Children to be introduced to regional languages

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ISLAMABAD: The National Institute of Folk and Traditional Heritage (Lok Virsa) will be organising a ‘Virsa Summer Camp for Children in Regional Languages’ at Shakarparian with the aim of celebrating diversity.

Speaking to media personnel, Lok Virsa Executive Director Dr. Fouzia Saeed said that two camps will be held from July 27 until August 25, 2015 at the Pakistan National Museum of Ethnology. These include Camp-I: Learn Balochi Language and Glimpses into Balochi Culture and Camp-II: Learn Wakhi Language and Diversity of Gilgit Baltistan.

She said that the objective of the programme is to provide an orientation to children aged between 6-12 years about the language, poetry, crafts, music and festivals of both communities. It is hoped that this would encourage children to claim ownership of Pakistan’s various languages and diverse cultural heritage. “This activity would reaffirm our identity as a multicultural and pluralistic country,” she said.

Dr Saeed said that the 20 day activity would have sessions from Monday to Friday between 10 am and 2pm.

“Children would be taught about the languages, culture, art, music of those areas in interactive sessions,” she said.

The programme includes 15-days of classes, a two day interactive workshop and three day educational visits to museums, such as Heritage Museum, Pakistan Monument Museum and Pakistan Museum of Natural History.

“In addition to informal learning of languages, children would also be encouraged to participate in practical activities such as folk singing, music, craft making, painting, etc. Folk artisans, story tellers and craftsmen would also be invited to interact with the children and share their experiences during the camps,” Dr Saeed said.

Registration for the Virsa Summer Camp is currently in progress and interested parents may contact Lok Virsa over the phone.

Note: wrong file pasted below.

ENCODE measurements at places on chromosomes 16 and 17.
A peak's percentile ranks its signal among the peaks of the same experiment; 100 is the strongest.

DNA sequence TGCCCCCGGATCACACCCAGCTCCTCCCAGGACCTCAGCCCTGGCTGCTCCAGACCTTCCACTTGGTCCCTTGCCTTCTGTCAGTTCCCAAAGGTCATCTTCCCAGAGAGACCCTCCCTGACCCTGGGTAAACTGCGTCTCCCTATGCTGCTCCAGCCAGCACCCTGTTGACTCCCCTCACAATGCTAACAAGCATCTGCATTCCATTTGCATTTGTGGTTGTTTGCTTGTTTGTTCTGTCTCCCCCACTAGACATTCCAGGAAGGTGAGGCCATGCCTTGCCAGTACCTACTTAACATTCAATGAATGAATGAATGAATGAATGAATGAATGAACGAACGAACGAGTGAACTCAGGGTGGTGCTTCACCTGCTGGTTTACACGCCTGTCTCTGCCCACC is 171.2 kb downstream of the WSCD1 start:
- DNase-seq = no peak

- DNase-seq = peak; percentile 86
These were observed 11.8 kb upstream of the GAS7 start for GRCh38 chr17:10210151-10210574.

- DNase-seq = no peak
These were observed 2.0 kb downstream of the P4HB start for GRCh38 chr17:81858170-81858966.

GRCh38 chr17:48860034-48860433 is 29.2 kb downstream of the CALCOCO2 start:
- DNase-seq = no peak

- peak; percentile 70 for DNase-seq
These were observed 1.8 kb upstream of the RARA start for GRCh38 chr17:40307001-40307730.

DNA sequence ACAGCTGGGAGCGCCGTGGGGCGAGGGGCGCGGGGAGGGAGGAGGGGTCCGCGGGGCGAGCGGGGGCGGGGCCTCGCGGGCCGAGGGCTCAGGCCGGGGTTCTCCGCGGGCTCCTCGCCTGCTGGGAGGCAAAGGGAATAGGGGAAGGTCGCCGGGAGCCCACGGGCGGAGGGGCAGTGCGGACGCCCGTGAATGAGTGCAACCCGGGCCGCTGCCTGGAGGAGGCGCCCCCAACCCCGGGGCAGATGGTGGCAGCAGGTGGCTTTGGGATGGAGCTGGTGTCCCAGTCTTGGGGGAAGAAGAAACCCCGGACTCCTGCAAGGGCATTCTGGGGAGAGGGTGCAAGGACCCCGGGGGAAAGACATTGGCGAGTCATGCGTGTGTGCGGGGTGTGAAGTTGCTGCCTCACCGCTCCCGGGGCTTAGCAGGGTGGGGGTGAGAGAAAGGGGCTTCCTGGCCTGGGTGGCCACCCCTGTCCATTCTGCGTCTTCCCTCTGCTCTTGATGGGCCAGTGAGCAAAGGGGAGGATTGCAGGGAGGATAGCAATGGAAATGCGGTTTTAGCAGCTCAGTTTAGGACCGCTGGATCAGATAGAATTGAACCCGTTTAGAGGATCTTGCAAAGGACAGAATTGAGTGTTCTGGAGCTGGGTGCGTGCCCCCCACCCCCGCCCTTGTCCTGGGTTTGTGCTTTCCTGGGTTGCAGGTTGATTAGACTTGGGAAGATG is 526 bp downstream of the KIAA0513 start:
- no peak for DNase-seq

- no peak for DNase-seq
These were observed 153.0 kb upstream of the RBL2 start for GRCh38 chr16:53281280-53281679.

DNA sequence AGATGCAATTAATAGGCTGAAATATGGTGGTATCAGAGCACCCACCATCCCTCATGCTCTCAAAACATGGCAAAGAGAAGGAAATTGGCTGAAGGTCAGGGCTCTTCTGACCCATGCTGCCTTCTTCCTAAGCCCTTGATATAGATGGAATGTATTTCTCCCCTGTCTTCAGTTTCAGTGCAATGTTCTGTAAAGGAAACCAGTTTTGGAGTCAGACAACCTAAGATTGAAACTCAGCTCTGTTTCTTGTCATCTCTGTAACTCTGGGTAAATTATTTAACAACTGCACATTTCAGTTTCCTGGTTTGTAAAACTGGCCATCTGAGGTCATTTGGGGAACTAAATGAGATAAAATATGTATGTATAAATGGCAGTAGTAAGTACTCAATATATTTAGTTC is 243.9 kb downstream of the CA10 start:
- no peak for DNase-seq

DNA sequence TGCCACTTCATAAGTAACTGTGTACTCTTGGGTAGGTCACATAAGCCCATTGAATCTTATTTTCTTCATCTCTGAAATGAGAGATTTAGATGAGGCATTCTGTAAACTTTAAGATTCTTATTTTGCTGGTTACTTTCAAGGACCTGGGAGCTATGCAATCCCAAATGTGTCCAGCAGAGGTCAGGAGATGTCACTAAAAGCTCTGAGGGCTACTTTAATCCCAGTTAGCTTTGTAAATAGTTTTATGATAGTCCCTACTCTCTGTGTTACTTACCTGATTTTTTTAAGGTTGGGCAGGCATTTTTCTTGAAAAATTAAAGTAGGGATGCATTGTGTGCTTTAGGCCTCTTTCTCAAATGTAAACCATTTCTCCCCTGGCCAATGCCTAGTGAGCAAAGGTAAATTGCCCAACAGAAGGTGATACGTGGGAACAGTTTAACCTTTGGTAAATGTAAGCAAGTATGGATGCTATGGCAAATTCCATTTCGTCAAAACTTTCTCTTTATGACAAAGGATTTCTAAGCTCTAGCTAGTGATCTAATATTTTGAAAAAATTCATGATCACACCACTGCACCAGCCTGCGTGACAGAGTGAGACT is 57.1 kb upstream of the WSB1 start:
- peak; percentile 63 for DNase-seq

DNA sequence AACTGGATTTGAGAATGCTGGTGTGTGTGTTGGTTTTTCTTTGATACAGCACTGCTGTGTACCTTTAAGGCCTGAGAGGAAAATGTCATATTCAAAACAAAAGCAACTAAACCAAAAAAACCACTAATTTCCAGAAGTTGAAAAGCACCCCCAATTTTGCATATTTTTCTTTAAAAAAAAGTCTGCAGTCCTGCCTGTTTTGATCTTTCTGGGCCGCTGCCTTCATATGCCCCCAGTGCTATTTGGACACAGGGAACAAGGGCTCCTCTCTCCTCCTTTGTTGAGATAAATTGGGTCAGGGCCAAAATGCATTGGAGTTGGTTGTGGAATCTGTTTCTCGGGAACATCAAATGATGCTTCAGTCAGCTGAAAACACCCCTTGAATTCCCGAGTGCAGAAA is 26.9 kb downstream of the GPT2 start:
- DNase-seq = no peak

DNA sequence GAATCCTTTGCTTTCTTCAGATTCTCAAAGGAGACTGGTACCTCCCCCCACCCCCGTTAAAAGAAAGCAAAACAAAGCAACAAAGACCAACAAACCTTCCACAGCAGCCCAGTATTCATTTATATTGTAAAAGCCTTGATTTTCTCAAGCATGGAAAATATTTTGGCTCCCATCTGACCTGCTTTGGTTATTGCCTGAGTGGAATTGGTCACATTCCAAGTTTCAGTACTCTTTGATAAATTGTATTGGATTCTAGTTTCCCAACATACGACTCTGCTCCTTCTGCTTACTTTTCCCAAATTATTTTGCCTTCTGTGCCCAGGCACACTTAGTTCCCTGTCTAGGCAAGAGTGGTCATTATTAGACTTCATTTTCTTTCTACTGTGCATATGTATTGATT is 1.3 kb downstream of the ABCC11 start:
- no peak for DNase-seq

According to an official statement, more than 24 unique languages and dialects are spoken in Pakistan. These languages are rich with literature, poetry, folk songs and spiritual poetry of Sufi saints.

Wakhi people are occasionally called Pamiris. The origin of this language is Wakhan and it is, according to many sources, more than four thousand years old. It is spoken by the inhabitants of the Wakhan Corridor in Gilgit Baltistan, parts of Tajikistan and Xingjian in western China. The language belongs to the southern group of the Pamir languages, in the Iranian group of the Indo-European family of languages. In Gilgit Baltistan, the Wakhi people mainly live in Gojal, Ishkoman, Darkut and Broghol.

In Balochistan, people speak different languages but there is a similarity in their literature, beliefs, rituals and customs.

Dawn, “Children to be introduced to regional languages,” in Dawn, July 21, 2015. Accessed on July 20, 2015, at:

The item above written by Dawn and published in Dawn on July 21, 2015, is catalogued here in full by Faiz-e-Zabaan for non-profit educational purpose only. Faiz-e-Zabaan neither claims the ownership nor the authorship of this item. The link to the original source accessed on July 20, 2015, is available here. Faiz-e-Zabaan is not responsible for the content of the external websites.

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